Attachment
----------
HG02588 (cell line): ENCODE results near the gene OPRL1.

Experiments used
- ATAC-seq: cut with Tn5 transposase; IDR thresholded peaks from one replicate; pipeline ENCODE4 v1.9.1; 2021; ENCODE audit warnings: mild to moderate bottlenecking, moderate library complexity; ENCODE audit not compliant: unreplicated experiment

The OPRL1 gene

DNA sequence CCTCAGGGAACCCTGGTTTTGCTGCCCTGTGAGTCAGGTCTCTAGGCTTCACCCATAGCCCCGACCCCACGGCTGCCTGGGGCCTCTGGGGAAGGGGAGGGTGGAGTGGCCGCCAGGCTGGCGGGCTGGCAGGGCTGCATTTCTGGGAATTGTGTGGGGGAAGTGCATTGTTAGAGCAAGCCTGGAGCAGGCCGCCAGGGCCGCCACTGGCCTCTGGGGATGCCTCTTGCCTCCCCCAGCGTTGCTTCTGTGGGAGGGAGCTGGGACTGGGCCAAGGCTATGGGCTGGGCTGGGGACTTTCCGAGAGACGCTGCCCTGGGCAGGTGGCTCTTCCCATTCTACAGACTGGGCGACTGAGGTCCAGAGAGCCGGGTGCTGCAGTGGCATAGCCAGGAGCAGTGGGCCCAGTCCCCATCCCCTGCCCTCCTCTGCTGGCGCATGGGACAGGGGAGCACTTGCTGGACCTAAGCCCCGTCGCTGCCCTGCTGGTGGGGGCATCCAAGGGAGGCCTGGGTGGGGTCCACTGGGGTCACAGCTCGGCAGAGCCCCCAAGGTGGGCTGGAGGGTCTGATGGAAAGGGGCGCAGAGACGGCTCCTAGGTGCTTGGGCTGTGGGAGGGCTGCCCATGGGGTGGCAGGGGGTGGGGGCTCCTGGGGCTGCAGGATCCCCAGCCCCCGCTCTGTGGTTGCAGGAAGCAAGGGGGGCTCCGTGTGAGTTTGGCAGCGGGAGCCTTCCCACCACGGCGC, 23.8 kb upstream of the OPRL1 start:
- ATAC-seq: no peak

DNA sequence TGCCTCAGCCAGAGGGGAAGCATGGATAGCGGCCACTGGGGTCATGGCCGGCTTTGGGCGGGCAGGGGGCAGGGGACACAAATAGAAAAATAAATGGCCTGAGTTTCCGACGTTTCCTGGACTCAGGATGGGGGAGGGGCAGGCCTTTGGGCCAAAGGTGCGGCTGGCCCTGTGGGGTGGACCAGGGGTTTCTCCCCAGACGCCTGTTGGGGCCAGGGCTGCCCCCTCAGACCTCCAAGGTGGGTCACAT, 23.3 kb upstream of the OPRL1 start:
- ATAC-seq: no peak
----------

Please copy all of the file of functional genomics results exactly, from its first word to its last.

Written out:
HG02588 (cell line): ENCODE results near the gene OPRL1.

Experiments used
- ATAC-seq: cut with Tn5 transposase; IDR thresholded peaks from one replicate; pipeline ENCODE4 v1.9.1; 2021; ENCODE audit warnings: mild to moderate bottlenecking, moderate library complexity; ENCODE audit not compliant: unreplicated experiment

The OPRL1 gene

DNA sequence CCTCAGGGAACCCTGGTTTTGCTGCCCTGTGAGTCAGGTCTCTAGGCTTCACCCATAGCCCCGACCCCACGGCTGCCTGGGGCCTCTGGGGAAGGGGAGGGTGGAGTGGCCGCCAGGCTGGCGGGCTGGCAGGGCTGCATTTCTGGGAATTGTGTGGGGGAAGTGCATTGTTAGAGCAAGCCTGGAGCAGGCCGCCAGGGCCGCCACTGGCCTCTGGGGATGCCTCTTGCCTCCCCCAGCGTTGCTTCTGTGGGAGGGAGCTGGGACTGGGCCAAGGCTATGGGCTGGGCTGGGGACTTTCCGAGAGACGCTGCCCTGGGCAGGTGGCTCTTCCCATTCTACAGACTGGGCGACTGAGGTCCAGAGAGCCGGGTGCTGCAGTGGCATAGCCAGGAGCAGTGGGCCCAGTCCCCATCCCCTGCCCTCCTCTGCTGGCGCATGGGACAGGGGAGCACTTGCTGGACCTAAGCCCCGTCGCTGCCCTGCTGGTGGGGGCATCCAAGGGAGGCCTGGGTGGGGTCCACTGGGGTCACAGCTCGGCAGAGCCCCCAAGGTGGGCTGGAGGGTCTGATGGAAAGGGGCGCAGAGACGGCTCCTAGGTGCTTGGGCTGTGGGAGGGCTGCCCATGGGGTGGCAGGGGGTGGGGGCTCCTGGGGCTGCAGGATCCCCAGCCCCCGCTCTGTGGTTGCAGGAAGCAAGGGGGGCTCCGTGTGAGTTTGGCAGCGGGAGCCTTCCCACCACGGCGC, 23.8 kb upstream of the OPRL1 start:
- ATAC-seq: no peak

DNA sequence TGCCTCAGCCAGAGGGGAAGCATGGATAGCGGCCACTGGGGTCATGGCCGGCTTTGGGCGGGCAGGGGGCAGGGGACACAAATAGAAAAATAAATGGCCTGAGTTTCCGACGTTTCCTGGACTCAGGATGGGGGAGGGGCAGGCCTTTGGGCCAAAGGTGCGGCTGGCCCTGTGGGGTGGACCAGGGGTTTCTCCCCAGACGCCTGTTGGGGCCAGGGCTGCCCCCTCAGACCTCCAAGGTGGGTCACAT, 23.3 kb upstream of the OPRL1 start:
- ATAC-seq: no peak